There is a necessity to take into account a number of factors, methodologies during selection of the concept and formation of a detailed program for the development Arctic shelf with extremely difficult ice conditions in the polar night, low temperatures, a lake of proven technologies, limited financial resources. All these should be taken into consideration in order to form program of the balanced shelf development, aimed at the maximum social and economic benefits achieving for some countries and common energy security of the world economy.
The problem of effective shelf development is not solved by choosing economically reasonable projects: It has the technical, environmental, social, organizational and other aspects (Khorasani & Almasifard, 2017).
The methods of the multiple criteria analysis allow taking into account a set of various factors in determining the common objects effectiveness, involving in the process of solving tasks optimization of the following sequence:
1. The identification and calculation of particular indicators (criteria) efficiency;
2. If necessary, the normalization of selected criteria;
3. Taking into account the criteria of priorities;
4. Selecting a compromise scheme;
5. Defining the area of compromise.
Choosing a particular variant of the Arctic shelf development program as a state, so companies should be guided by the following general principles:
1. Economic efficiency;
2. Minimum environmental and geological risks;
3. Focus on the maximum involvement of local contractors.
Providing simultaneous optimum for all criteria in actual practice is almost unattainable, at the same time their balanced interpretation should form managerial decisions.
It is proposed to use three groups of criteria for the analysis of the Arctic shelf projects:
1. Economic and financial;
2. Geological and engineering;
3. The social and environmental.
Figure 3 shows the hierarchy of the selected performance criteria.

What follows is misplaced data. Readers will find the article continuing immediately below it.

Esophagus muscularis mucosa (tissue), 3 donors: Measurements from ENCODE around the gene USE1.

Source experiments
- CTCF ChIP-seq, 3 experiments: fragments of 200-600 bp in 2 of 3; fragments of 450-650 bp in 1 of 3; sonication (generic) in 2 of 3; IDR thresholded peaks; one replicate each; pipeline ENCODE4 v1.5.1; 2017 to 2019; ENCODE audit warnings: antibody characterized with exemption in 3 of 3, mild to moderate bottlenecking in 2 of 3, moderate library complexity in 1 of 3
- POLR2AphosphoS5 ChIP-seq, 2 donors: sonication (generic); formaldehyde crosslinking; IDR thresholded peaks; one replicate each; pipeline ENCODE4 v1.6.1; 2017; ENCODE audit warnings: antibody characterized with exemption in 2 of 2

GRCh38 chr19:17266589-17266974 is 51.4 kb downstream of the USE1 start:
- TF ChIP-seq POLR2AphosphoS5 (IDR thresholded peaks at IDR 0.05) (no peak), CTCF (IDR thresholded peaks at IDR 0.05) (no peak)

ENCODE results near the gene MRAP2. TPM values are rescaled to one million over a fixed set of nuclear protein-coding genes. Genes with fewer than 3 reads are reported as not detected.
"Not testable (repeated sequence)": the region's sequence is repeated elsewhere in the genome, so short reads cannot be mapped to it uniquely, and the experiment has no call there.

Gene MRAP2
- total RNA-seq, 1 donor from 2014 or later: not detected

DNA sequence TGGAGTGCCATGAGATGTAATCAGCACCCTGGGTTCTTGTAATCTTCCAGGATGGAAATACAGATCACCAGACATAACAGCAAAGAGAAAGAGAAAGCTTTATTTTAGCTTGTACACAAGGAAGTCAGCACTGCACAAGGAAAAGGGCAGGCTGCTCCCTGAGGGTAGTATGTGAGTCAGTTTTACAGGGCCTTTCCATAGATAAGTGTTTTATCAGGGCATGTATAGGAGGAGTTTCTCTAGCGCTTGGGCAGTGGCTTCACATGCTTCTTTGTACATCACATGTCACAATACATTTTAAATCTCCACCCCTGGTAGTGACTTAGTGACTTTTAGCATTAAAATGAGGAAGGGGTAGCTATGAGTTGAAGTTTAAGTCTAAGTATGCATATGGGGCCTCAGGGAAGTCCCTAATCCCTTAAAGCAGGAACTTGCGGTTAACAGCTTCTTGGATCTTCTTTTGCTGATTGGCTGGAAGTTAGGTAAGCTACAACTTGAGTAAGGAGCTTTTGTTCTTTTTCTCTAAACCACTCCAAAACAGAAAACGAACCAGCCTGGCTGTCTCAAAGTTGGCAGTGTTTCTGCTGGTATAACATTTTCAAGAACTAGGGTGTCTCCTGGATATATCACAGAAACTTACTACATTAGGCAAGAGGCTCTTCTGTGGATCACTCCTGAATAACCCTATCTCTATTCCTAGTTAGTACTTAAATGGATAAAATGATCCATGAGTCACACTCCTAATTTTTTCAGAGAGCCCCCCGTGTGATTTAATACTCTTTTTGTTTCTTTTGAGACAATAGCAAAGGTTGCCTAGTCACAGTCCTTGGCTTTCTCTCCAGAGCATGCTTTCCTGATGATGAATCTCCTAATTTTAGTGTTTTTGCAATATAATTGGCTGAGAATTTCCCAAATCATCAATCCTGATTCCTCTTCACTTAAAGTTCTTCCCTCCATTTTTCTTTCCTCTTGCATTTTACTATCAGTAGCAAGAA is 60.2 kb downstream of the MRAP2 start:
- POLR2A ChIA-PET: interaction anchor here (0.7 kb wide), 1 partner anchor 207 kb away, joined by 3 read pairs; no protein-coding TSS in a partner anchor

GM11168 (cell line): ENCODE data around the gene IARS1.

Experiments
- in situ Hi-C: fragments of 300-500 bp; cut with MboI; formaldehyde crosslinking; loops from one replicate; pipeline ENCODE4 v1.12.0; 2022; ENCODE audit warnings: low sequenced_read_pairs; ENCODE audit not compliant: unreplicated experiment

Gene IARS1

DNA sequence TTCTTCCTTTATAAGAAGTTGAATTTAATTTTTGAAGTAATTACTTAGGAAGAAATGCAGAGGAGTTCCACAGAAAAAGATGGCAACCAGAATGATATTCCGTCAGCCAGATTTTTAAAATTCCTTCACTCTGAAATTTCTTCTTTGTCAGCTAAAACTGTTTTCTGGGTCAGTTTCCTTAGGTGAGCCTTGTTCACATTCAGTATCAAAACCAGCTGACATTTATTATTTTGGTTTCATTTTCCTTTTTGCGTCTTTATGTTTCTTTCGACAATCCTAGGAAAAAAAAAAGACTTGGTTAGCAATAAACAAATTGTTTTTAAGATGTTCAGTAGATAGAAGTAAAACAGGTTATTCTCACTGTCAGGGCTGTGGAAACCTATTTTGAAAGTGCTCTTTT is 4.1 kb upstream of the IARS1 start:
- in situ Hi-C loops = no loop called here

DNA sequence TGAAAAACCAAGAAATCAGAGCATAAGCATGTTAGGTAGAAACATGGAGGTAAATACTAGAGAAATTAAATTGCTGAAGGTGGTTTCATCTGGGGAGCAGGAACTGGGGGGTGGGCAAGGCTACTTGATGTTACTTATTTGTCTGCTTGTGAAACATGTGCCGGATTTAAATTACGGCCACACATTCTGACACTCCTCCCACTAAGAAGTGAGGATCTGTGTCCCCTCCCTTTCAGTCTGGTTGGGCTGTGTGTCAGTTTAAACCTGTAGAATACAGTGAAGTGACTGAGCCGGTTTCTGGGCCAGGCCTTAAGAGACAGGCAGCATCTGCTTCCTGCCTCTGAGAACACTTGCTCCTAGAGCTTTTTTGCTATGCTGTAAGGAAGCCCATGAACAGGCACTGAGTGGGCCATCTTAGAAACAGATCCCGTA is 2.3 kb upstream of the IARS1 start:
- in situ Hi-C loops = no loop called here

Criteria required to assess the effectiveness of shelf projects may vary depending on market conditions and the specific strategy of the subsoil user and the state.
Financial and Economic Criteria
Several studies have been conducted on the analysis of the economic efficiency of investment projects and their methodology has been explained in details. The main core of this methodology is involved on the use of Net Present Value (NPV) and Internal Rate of Return (IRR). At the same time on the Arctic shelf projects are primarily based on the geological survey stage, the process of economic evaluation of the shelf project involves addition NPV, IRR usage indicator EMV (Expected Monetary Value), considering different scenarios of the project taking into account the probability of each of them occurrence (Johnston, 2005).
The Arctic shelf exploration requires a significant investment, which leads to projects ranking in accordance with level of costs and presence of partner, who completely or partially take charge of the project funding during the exploration phase (geological risks).
Geological and Technological Criteria
Taking into consideration a general inaccessibility of the Arctic territories, the subsurface management strategy has to focus on the discovery of large deposits in the current conditions, in turn low resource potential projects must be considered in detail on the subject of expediency of development.
It is commonly believed that the amount of 100 million BOE is a threshold value about such of reserves under otherwise equal conditions can repay expenditures for the construction of one offshore oil platform (Baranov, 2016).
The criterion of the minimum payback period is not applicable to the project, the development of which is possible to carry out from the shore. The decisive factor in decision-making can serve a synergy of shared marine and coastal infrastructure.